Thursday, August 02, 2012

Thursday Thirteen

Do you ever wonder how much things change? Consider these headlines, ripped from the pages of a local newspaper.

1. Local Farm Records Show High Seed Cost
2. Work Goes Forward on Triton Plant
3. Make Virginia Stronger Aim of Home Economists and Nutritionists Joint Meeting
4. Town Council Considers Water Supply
5. Coal Mine Project Abandoned
6. Help in the Fight on Infantile Paralysis
7. Schools Face Shortened Term
8. Flu Receding
9. County Banks Paid Dividends and Added to Reserves: Local Bank Had Good Year
10. Eagle Rock Farmers Hear Talk on Farm Water Systems
11. Schools in this Area Closed by Quarantine
12. Earl Wilcher is First Draftee from Botetourt
13. Botetourt Goes for Roosevelt and Woodrum

That last might clue you in on the year. I took these headlines from November 7, 1940 (#13 in my list) through February 20, 1941 (#1 on my list).

While I was looking for headlines, though, these little proganda cartoons caught my eye. They are from the same front pages during the same time frame:

In 1940 and 1941, war was taking place in Europe. When these headlines were written, we were still almost a year away from entering World War II, which we did in December, 1941, after Japan bombed Pearl Harbor in Hawaii.

Looks to me like we forgot to change the propoganda when the war ended.

Thursday Thirteen is played by lots of people; there is a list here. I've been playing for a while and this is my 253rd time to do a list of 13 on a Thursday.


  1. Wow, those cartoons are fascinating. I was particularly interested in the one asking, "Who owns American wealth?" Now I guess we'd say, "The one percent!" Even if they were propaganda, in this day of cynicism and snarkiness, it's kind of poignant to read them and realize that back then, a lot of people beleived what they said. Certainly, back then they had more reason to believe.

  2. Reminds me of a poem I once wrote: We overslept the American Dream. The Industrial Revolution was a nightmare.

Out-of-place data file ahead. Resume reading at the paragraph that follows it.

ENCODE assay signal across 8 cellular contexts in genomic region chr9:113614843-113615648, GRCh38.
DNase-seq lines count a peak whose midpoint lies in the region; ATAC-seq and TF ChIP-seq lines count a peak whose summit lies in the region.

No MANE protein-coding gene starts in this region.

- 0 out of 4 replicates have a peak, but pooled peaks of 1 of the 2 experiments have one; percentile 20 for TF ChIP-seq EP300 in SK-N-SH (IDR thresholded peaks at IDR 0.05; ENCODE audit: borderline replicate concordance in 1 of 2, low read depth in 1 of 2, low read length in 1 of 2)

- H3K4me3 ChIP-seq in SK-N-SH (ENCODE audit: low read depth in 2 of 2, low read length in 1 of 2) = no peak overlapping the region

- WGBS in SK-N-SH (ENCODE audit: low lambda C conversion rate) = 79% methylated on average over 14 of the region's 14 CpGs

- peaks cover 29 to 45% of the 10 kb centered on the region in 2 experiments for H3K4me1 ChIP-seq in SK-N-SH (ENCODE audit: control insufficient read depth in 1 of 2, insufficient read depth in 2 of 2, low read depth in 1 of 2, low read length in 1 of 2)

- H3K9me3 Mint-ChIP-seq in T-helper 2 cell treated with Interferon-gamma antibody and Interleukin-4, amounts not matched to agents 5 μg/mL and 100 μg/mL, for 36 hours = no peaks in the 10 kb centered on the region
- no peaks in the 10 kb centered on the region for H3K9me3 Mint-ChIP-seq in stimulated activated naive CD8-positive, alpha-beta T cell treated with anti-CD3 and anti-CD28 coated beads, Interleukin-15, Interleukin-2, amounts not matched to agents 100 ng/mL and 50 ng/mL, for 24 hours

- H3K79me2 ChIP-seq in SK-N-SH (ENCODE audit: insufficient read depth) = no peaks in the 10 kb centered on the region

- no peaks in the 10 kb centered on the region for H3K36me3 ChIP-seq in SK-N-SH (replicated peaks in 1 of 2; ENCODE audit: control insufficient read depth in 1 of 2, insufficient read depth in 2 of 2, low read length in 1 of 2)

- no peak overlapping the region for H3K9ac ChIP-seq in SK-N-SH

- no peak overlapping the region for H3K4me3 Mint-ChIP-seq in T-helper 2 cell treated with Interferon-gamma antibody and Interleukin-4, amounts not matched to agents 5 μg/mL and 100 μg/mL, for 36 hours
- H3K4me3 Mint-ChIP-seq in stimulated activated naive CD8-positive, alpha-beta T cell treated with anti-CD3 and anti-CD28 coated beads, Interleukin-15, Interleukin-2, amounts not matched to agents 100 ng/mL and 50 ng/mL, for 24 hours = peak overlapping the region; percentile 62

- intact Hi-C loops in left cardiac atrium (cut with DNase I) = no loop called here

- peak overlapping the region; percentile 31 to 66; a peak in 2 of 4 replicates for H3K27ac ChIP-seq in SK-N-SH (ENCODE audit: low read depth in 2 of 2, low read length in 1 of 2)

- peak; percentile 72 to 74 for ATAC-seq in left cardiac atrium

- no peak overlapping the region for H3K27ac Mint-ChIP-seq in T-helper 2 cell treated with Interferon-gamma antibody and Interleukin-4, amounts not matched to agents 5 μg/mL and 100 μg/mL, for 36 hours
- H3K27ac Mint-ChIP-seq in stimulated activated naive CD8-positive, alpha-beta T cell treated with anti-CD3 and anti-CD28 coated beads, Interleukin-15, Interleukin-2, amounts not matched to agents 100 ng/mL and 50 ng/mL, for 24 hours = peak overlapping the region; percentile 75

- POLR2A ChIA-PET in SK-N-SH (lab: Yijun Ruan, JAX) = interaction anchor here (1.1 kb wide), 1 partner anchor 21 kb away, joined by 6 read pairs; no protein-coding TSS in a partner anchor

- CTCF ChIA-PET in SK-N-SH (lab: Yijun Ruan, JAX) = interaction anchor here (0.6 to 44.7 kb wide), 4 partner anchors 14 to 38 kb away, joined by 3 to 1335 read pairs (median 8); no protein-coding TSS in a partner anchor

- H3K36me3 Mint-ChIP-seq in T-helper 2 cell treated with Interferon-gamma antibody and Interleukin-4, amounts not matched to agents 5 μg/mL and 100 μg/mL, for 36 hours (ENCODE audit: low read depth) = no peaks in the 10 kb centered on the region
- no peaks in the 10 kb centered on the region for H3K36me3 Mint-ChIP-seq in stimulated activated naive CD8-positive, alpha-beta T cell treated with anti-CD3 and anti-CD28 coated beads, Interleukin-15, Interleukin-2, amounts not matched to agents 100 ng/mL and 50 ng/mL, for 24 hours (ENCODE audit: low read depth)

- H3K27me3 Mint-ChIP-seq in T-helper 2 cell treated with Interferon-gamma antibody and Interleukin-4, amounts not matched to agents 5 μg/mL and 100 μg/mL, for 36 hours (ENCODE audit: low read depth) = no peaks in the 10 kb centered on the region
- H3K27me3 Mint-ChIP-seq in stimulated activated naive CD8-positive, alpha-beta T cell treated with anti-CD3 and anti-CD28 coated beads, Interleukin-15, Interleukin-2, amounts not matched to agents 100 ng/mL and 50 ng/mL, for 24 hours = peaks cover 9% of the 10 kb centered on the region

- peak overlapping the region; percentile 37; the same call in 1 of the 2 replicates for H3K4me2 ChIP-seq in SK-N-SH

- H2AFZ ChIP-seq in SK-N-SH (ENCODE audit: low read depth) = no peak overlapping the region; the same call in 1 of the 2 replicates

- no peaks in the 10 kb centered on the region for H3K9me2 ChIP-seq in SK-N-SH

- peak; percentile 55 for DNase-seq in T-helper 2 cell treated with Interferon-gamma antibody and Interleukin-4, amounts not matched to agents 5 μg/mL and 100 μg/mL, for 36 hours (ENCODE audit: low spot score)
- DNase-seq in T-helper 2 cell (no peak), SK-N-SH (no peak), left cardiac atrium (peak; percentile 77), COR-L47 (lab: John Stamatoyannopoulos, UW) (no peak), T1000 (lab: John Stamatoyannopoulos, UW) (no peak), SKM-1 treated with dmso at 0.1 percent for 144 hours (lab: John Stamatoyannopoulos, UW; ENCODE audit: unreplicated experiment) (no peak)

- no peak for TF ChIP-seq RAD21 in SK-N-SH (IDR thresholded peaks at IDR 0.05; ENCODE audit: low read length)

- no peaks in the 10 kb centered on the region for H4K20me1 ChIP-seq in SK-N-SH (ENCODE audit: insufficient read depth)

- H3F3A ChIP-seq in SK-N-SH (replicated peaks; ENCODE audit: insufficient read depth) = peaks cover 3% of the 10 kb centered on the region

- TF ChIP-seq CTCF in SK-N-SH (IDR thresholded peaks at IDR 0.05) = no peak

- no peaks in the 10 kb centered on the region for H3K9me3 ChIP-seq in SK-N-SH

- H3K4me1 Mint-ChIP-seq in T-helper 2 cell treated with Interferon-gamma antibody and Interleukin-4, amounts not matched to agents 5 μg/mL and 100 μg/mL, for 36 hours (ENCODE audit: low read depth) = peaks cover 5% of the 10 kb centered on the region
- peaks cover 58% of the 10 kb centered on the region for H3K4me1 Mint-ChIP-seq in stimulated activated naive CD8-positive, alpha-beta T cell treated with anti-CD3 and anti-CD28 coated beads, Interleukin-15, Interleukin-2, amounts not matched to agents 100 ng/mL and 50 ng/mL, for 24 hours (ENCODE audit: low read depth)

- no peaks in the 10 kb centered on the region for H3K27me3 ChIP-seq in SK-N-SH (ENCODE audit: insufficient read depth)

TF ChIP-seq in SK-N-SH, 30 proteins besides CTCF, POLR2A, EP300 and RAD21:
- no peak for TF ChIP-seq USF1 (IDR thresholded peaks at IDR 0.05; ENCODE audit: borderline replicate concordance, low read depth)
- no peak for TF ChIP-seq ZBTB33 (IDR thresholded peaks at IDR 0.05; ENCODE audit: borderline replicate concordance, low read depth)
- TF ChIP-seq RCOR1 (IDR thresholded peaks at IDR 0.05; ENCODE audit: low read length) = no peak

I guess the 13 headquarters crashed.

  3. wow me a little girl then a baby

  4. Wow. Those cartoons were so creepy - full of references to banks and insurance companies (which apparently can be relied on to estimate the worth of a man etc). And did you notice? No mention of the original inhabitants of the continent. And while trumpeting the absence of slavery - no mention of slaves. Not even a black face in those endless parade of smirking white supermen and women. Oh - that obscure European game? I played rounders at school. Good game. Still going strong, even if there's no money in it.

  5. Very interesting! Sometimes I think the more things change, the more they stay the same.

  6. I agree, the propaganda cartoons are very creepy - though propaganda often is. Interesting 13!!

  7. It often amazes me that those behind propaganda think the rest of us have no brain at all.

  8. I love this vintage stuff because it's always enlightening to see where we've been (even if where we were had kind of a creepy tinge to it). Thanks for sharing.

  9. The headlines - some of them could have come from our local paper today.

  10. Kind of funny how we always think things are worse now than at times in the past... at least that's the vibe I seem to pick up from media/news. But most things happen in cycles, whether times are good or whether times are bad, at least you can count on it changing at some point--sooner rather than later, it seems.

    Interesting post! Happy TT!


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